Or consider Newlyweds, also from 2011. Written and directed by Edward Burns, an ardent admirer of Woody Allen—of whom I am not a fan—the story follows a couple, both on their second marriage, as they weather the adversities of two different family crises. While not to my comedic taste, the movie—shot on DSLRs for a production budget of $9000—found success among its target audience, being well-done for its subgenre (awkward faux-documentary). It, too, featured very authentic-feeling characters and relationships and never relied on blatant stupidity or coincidence to drive the story.
Both Newlyweds and Friends With Kids were independently-produced films, although the latter had a substantially larger budget than the former. And therein may lie the secret to believable, relatable, genuinely (in both senses) funny romantic comedies. The major studios, even when they consent to produce a movie not based on some popular, pre-existing property, have developed a severe allergy to ideas that are not “high-concept” and hyperreal. While some might classify Friends With Kids as high-concept, Newlyweds is certainly not, and neither premise is executed in the heightened style upon which Hollywood insists. Filmmakers who aim to produce literal comedies that are literally romantic may increasingly find themselves turning to independent financing for the artistic liberty required to tell those stories.
I do realize that I am simply engaging in the kind of doomsday hand-wringing typical of not only rom-com fans but nearly all cinephiles. Claiming the indie film scene has cornered the market on quality is so common that it is now bleeding over into the general populace, along with bemoaning the absence of original ideas left in Hollywood, which I also did not five sentences ago. Every now and then the movie industry does surprise us with a Bridesmaids or a He’s Just Not That Into You—another genuinely funny romantic comedy (with a little tragedy mixed in)—but for the most part the near decade-long doomsaying of romantic-comedy lovers has not proven false. Good rom-coms are dying out, and even the crappy ones rarely perform well at the box office. If we want to keep the genre not only alive but healthy, we may need to reboot it back to its origins—small, cheaply-made, character- and dialogue-driven love stories that provide both escapism and familiarity—without adhering to the tone and cinematic style of a bygone era.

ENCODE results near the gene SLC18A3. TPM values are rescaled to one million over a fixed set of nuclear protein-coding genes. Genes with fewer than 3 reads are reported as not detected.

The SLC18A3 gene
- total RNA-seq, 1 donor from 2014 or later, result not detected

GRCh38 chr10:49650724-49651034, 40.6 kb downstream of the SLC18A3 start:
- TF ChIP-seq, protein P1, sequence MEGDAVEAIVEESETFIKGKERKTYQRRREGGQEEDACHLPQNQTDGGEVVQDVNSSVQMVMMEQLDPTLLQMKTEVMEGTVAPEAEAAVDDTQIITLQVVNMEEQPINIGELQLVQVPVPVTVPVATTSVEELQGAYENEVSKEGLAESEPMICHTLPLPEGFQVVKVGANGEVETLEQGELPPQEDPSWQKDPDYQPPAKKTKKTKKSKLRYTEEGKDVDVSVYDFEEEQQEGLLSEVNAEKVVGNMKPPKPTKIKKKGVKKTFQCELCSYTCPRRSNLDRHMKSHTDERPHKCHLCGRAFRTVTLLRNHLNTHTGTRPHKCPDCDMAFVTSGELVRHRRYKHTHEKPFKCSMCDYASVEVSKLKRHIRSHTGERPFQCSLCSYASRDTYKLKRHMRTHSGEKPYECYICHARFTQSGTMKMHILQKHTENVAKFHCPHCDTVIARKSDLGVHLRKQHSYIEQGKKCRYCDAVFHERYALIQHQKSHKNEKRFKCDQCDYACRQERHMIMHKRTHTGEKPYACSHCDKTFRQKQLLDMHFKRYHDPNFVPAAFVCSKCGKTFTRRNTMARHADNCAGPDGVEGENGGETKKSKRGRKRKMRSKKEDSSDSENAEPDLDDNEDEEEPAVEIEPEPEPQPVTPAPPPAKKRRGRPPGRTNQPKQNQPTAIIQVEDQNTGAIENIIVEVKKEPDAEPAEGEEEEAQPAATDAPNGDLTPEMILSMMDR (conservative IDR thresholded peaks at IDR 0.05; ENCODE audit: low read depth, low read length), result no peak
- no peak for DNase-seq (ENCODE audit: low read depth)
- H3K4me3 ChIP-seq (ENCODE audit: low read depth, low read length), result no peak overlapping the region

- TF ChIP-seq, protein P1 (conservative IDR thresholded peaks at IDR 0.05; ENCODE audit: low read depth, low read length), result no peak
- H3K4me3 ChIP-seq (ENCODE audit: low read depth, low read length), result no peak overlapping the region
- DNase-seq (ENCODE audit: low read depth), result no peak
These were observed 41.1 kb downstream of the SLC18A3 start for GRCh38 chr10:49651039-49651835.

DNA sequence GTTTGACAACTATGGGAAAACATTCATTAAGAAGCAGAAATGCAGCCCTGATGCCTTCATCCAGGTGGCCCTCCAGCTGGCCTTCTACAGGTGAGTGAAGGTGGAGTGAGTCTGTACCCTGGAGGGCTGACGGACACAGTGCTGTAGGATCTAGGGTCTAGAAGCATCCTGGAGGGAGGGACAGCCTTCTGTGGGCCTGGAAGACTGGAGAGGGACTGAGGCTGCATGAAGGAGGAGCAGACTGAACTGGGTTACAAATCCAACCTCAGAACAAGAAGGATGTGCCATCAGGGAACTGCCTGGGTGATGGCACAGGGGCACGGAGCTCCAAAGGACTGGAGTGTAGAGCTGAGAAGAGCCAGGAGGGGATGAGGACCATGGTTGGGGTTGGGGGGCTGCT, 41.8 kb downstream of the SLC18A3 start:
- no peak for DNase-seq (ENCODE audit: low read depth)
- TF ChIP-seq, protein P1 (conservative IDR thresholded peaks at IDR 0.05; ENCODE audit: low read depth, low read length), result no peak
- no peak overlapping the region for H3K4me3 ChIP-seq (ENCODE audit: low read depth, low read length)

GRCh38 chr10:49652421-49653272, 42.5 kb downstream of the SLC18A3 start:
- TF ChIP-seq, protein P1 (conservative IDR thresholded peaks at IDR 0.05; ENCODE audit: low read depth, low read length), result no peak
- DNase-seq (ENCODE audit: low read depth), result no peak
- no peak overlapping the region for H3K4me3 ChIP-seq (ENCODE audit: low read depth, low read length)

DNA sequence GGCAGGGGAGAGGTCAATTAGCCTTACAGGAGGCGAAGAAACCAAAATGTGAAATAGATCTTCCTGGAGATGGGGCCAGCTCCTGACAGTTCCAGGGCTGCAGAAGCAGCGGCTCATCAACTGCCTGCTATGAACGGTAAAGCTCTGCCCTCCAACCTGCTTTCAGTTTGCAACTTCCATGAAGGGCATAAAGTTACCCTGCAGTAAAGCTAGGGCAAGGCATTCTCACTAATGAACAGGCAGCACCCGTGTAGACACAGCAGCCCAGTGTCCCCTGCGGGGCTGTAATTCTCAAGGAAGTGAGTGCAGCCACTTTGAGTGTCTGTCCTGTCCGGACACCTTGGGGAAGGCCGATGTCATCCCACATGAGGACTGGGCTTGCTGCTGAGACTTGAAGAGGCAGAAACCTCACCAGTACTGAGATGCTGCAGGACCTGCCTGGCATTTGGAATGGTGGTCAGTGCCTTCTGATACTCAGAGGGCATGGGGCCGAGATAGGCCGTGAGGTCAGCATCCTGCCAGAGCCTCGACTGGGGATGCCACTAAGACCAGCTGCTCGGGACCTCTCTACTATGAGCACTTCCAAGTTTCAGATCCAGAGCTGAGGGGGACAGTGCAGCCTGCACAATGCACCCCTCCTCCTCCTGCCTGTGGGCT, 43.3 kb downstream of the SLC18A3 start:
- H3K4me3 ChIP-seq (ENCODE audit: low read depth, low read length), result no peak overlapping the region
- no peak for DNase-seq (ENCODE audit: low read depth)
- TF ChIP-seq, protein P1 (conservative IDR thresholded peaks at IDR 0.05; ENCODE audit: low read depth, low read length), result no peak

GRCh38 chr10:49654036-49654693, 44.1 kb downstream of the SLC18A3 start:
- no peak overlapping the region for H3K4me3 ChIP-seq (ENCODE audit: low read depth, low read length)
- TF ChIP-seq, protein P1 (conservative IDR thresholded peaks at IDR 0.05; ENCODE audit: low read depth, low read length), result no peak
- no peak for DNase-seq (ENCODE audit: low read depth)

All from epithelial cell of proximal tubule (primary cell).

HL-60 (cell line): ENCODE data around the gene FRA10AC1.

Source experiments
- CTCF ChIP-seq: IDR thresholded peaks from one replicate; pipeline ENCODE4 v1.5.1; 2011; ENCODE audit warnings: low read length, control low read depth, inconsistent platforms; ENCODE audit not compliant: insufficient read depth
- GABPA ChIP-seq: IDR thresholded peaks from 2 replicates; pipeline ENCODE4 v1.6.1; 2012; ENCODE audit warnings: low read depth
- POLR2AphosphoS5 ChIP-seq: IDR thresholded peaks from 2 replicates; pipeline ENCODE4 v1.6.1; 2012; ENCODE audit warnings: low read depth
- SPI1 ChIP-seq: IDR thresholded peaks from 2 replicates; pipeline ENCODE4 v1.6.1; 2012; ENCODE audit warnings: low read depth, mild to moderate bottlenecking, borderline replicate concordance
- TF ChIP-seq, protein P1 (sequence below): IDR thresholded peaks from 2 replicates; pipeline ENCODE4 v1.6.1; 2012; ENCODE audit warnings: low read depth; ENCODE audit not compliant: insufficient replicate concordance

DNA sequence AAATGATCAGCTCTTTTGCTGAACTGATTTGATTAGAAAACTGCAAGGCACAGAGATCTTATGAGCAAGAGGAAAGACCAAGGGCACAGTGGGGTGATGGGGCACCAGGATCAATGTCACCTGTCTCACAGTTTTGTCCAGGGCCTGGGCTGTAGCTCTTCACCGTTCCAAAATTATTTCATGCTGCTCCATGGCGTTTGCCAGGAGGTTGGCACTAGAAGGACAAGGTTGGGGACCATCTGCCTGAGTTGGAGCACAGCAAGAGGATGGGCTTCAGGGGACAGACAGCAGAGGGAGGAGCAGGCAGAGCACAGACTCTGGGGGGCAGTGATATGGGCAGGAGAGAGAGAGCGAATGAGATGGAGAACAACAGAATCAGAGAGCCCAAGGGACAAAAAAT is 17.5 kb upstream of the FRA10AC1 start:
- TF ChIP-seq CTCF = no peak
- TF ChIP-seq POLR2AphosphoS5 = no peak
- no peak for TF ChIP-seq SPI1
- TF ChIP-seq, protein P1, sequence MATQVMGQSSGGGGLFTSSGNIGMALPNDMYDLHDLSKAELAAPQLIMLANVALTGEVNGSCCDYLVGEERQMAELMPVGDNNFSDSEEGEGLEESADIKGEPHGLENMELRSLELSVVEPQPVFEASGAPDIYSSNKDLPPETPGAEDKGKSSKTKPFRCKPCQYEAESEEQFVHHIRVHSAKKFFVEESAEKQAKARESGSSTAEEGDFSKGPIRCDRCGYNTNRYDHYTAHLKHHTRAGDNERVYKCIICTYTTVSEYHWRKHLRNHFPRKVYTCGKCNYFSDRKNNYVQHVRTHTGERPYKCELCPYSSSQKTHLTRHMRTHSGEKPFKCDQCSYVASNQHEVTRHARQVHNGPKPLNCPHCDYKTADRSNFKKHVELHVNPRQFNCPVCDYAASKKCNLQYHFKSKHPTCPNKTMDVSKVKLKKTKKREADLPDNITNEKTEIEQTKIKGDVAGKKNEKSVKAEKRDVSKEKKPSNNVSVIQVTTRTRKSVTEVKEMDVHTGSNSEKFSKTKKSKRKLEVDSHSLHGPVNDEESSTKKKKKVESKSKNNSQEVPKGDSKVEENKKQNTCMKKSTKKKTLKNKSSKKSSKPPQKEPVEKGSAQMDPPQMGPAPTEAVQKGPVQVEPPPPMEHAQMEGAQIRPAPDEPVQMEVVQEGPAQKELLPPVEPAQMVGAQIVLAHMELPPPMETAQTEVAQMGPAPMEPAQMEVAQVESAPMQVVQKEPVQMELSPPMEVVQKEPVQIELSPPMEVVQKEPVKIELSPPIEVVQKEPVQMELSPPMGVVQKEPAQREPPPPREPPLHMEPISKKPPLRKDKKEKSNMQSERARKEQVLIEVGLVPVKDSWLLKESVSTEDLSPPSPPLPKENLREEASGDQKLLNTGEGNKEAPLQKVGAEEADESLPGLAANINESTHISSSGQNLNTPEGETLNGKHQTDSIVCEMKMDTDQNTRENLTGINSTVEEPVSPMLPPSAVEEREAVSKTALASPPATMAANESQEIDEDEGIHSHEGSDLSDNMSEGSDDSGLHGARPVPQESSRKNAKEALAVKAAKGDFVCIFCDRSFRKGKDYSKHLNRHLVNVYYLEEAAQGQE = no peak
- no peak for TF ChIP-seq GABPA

Although because the main plotline of Bridesmaids is actually a womance—a story about platonic love between two heterosexual women—the central question of the movie does satisfy Mernit’s rom-com criterion, after a fashion. ↩
I don’t know why, but it always seems to be her. ↩
(SPOILER: They totally do. What did you expect?) ↩
30 Rock ends this season, but Fey’s new deal may give NBC another smart, witty comedy to collect Emmys instead of viewers.